Our trip to Italy with a new high ratio axle was an extraordinary success!
Having done the recommended running in and oil changes we set off to do 800 miles to Genoa in Northern Italy, 4 Bentleys in total. We took smaller routes nationales - long straight lightly trafficked stretches averaging 60 - 70 mph, followed by 2 alpine passes at 6,000 feet, and a third in the Piedmotese hills. My 4.25 was competing against a three/four-and-a-half, an S1 Continental and a big-bore Mk VI.
After the first 2 days my car loosened up incredibly with copious use of the one-shot lube, and suspension on hard. Oil consumption fell noticeably and no overheating thanks to my revised cooling and flushed block (we mounted the fan forwards on spacers, rebuilt the leaking header tank filler with a beautiful hand-made brass neck and cap, and fitted an auxiliary heater under the dash). The engine coped fine with the 17% increase in legs from the axle, only needing second gear on the steeper inclines. This was the only point that I couldn't keep up with the S1 Cont. The rest of the time I was out-driving the others. Marvellous hairpins, curves and deserted roads enabling us to throw the cars around just as they were supposed to be driven. My Park Ward DHC coachwork has a massive boot and I was carrying a weight of stuff including tools and spares. This only served to improve the handling!
We then ferried from Genoa to Palermo, Sicily, (22 hours) where we met up with another S1 Cont, a '95 Brooklands and a Merc 220 drophead. We then did around 800-900 miles around Sicily with some hard driving days and some easy gentle touring along fabulous roads including the old Targa Florio route and a 6,000 ft in an hour climb up Mount Etna. Temperatures were on average 70-75 F.
The return trip was similar with the addition of 7 cases of wine, 10kg of olive oil and a bucket of Mount Etna lava in the boot, and 2 passengers and their luggage in the back seat. It made little difference to the performance except on the steep climb to the Simplon summit.
I have to say that the back axle modification is a roaring success. The car is positively fast now with only 4.25 under the bonnet. The Continental spec single exhaust system is noisier but increases the power immensely, together with 4.5 carb needles. It is quite a different car! I am running on small radius Michelin Xs. The car could handle the larger and correct XCAs which I will fit when I have worn out these others, and which I am enjoying trying to do! I could not work out fuel consumption as the speedo is not only incorrect due to the new axle ratio, but also has a kink in the cable which tells me 40 mph when I'm doing 70 and reads 15 mph when I'm stationary! The only minor worry was from thin traces of grease escaping from a front wheel bearing cap and messing up the wheel trim!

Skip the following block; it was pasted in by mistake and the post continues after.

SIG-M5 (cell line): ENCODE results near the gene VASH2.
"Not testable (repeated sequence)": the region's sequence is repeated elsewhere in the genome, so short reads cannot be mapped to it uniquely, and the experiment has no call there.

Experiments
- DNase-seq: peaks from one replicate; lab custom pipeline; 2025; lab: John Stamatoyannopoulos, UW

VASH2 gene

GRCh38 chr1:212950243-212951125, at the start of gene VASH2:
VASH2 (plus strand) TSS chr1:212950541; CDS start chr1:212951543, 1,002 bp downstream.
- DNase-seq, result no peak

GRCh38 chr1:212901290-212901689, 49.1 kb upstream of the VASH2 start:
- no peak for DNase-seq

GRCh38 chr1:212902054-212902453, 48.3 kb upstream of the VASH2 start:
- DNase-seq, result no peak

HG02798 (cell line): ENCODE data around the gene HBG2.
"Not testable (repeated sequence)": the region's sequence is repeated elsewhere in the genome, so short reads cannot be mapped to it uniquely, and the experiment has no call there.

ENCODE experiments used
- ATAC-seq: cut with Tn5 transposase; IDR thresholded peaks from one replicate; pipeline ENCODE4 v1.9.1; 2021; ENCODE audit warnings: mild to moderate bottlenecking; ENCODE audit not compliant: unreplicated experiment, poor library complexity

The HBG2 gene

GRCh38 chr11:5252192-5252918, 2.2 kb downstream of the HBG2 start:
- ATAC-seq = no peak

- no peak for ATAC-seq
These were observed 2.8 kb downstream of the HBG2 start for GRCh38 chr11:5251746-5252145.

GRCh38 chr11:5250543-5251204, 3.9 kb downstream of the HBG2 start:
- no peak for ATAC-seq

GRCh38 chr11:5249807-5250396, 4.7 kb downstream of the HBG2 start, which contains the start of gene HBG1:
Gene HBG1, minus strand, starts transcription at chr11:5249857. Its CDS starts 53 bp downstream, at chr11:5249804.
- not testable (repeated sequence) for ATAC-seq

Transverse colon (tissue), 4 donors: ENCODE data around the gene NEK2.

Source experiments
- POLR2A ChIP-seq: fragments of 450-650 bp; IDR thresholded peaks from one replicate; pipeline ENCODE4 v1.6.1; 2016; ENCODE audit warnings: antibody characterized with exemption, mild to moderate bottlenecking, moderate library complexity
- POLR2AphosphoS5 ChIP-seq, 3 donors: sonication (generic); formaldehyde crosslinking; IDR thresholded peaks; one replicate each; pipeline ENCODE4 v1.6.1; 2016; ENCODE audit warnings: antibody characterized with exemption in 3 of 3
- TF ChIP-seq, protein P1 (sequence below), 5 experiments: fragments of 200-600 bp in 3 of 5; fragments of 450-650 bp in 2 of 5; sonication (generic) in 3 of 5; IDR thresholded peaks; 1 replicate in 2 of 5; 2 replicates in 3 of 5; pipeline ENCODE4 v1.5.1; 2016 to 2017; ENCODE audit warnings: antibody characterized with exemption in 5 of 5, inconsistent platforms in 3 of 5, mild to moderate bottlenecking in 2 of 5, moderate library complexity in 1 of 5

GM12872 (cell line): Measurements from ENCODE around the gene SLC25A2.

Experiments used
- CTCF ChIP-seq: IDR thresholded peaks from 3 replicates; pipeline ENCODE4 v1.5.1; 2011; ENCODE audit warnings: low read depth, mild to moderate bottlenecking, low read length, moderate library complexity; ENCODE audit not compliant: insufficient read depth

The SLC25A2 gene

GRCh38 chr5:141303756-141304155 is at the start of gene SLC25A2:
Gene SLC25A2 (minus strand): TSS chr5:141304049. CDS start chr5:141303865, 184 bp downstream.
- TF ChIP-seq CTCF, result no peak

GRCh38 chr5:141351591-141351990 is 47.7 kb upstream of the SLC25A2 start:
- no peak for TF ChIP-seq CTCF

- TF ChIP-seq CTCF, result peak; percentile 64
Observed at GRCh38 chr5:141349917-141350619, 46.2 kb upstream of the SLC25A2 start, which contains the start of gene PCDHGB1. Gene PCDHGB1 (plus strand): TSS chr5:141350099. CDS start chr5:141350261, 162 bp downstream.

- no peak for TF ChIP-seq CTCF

Oil consumption was 1 pint per 100 miles on the way out, dropping to 1 pint per 200 miles on the way back. 2,500 miles done, axle oil changed again. Now preparing for a trip to Avignon in the south of France for late August. Vive-la Continentale!!
John Noott joined Alexander’s party and sent in this report too...
At very short notice we were invited to join a select party, (of seven ultimately, six Bentleys and a Mercedes), to tour Sicily, staying in top hotels, and visiting palaces and other locations not normally available to tourists. The tour was the idea of Alexander Creswell, artist and Mk VI fanatic, who knew Sicily and its buildings well, having published books of his superb watercolours of the baroque architecture of the island.
Getting there was something of a challenge, three cars were containered from Southampton to Palermo, but four cars drove there and back, taking the scenic way rather than the Autoroute, and ferrying from Genoa to Palermo.
The participants, in age order, were:
It would probably make for a more entertaining article if the reader could be thrilled with tales of breakdowns, difficulties overcome, border incidents, etc, but, with the exception of a slight mis-fire on one engine (owner nameless, and easily cured), every car ran superbly – boring, perhaps, but really very nice, and a testament to the abilities of our cars, being used for the purpose originally designed.
The tour was organised and led by Prince Antonio Baucina, a charming and very well-connected young man, and ten days were spent around the island, driving about seven hundred miles, We were entertained by princes and princesses in their beautiful homes, stayed in superb hotels, enjoyed fantastic local food (much fish) and wine, saw Etna shrouded in mist (weather otherwise great, springtime, and with the most amazing show of colourful wild flowers everywhere) and generally had a very memorable time. Alexander is threatening to organise another tour next year, not sure where, but I can only recommend that you start saving now, and beg to be allowed to join in.
(Although EES 303 was, to some extent, the ‘poor relation’ in such august company, it’s patrician, if slightly maculate, mien looked very much at home in the rather scruffy Sicilian towns, and was much admired. It was by far the longest trip we had done together, and I still wonder at how easy to drive and how manoeuvrable these cars are. It is by far the best of several of the model I have had over the years, the first in about 1968. It’s current stable mates are a pagoda Merc 280 SL, an HRG, an XJS Lynx Eventer, a Mark One VW GTI, a grey Fergie tractor, and a very original Land Rover IIa – as I will shortly be moving house, and losing storage space, the collection will have to be reduced in size – all enquiries to 01386 852787)